Display And Audio Performance
If you’ve spent enough time with hardware, you know that some specs matter, and some specs, carried to the extreme, cease to matter. Smartphone resolution is definitely nearing this limit. No one would accuse the iPhone 6 Plus’ HD screen of being a slouch, yet it offers “only” a 401 ppi density. The Nexus 6 however, packs in 493 ppi, which falls just shy of 534 ppi on the LG G3. You know how much difference we saw when viewed at a one-foot distance from screen to eye? None. Nada. Stare as long and hard as you like, but your naked eyes are not going to perceive any difference in pixel size or density unless you get really, really close. Every advance in resolution and pixel density gets us that much closer down the asymptote of diminishing benefits.
As the Nexus 6's biggest hardware feature, the 5.96-inch AMOLED display will largely set the user experience, and is probably the reason why someone would be interested in buying it in the first place. With its 2560x1440 resolution, images and text are crisp, which is expected. However, with all flagships, and even most mid-range phones, coming with "retina" displays, color accuracy has become the new quality differentiator. Google's last generation of Nexus devices placed heavy emphasis on display calibration and achieved good results. And so we begin our analysis of the Nexus 6 with high hopes.
In an effort to improve our mobile reviews, we are now using SpectraCal's CalMAN software and SpectraCal C6 colorimeter for display measurements. Not only does this bring improved accuracy and repeatability, but it also adds color accuracy measurements, which our previous reviews were sorely lacking. All of the charts below with a gray background were generated in CalMAN v5 Ultimate.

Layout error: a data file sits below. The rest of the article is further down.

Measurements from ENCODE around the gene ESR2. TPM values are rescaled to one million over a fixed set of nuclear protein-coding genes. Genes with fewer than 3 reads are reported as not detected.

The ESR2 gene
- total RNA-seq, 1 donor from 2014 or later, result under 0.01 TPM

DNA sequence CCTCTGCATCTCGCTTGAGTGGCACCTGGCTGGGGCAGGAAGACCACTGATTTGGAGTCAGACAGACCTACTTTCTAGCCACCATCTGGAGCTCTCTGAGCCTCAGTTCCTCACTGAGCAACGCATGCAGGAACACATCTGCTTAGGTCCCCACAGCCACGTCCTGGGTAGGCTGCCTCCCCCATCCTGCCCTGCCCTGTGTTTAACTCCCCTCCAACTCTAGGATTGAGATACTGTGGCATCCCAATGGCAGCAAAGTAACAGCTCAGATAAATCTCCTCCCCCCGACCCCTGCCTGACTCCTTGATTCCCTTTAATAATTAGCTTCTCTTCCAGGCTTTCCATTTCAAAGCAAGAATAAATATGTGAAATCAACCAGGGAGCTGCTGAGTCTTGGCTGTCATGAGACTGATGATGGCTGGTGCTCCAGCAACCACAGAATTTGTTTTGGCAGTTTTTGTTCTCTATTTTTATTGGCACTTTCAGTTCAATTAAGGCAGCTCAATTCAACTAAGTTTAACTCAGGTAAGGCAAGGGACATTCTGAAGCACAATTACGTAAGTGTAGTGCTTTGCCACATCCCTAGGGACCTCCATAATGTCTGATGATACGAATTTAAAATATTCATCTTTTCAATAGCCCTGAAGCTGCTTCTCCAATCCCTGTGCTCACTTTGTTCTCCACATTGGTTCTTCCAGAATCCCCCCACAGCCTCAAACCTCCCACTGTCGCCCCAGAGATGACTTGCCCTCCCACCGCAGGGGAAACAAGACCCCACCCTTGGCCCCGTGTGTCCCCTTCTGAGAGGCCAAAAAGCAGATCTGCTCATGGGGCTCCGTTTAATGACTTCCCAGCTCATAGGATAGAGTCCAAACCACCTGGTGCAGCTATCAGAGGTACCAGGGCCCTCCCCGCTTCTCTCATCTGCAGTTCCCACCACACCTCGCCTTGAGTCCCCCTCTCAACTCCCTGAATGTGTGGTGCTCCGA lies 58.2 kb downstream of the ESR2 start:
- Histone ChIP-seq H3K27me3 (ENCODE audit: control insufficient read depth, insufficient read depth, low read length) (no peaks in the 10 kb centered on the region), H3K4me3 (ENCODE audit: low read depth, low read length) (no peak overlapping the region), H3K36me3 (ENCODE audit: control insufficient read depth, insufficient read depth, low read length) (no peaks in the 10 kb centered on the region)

We are now reporting two different brightness levels for AMOLED displays: APL=50% and APL=100% (APL stands for Average Picture Level). If you are unfamiliar with APL, here is a good article explaining what it means. Basically, the brightness of an AMOLED display changes depending on what content is actually being displayed. The APL values we chose to measure provide a good upper and lower bound for what's practically achievable.
At an APL of 100%, the Nexus 6 falls well below 300 nits, which certainly isn't good and will definitely impair outdoor viewing. With an APL of 50%, peak brightness increases to about 387 nits, which is comparable to what other flagship phones using LCD displays achieve. In actual use, as long as we were not viewing a mostly white screen, we found it bright enough for easy reading outdoors in overcast conditions. Under a sunny sky, there’s no getting around that white screen looking gray. But when we angled the phone away a bit, we were surprised by how much detail and contrast remained, even when viewing slender fonts on a dark background. All things considered, the Nexus 6 holds up fairly well outdoors.
Black levels are truly black, only a few shades off from the bezel itself, since the display pixels actually turn off. This makes the contrast ratio mathematically infinite.
Most displays achieve an average gamma close to the ideal value of 2.2, with the iPhone 6 Plus coming the closest. The gamma curve for the Nexus 6 falls below the ideal value, dipping to under 1.9 at an 80% gray level, leading to a minor loss of shadow detail (shadows and highlights will appear brighter than intended).
Most mobile devices have cooler color temperatures above 7000K. The Nexus 6 display follows this trend, though not to the same degree. Color temperature also remains constant for the different gray levels. While the screen skews slightly blue, it's not enough to be noticeable.
The RGB balance at each gray level shows a slight preference for blue at all levels, increasing as the screen approaches white (100), consistent with the color temperature results.
While it doesn't match the Note 4's stellar performance, the Nexus 6 still does well in grayscale accuracy, easily beating the iPhone 6 Plus. Looking at the ΔE2000 chart, we see that error at each gray level remains below the yellow line, which is noticeable but generally considered acceptable. Error values below three (the green line) are considered good, and values below one are essentially imperceptible.
Here's where the Nexus 6 display falls apart. The content you're going to view on a mobile display is targeted to the sRGB color space. Even if the content includes an embedded profile for AdobeRGB or another color space with a wider gamut, Android and iOS don't support color management. Thus, there's no reason for a mobile display to exceed sRGB—at least for now.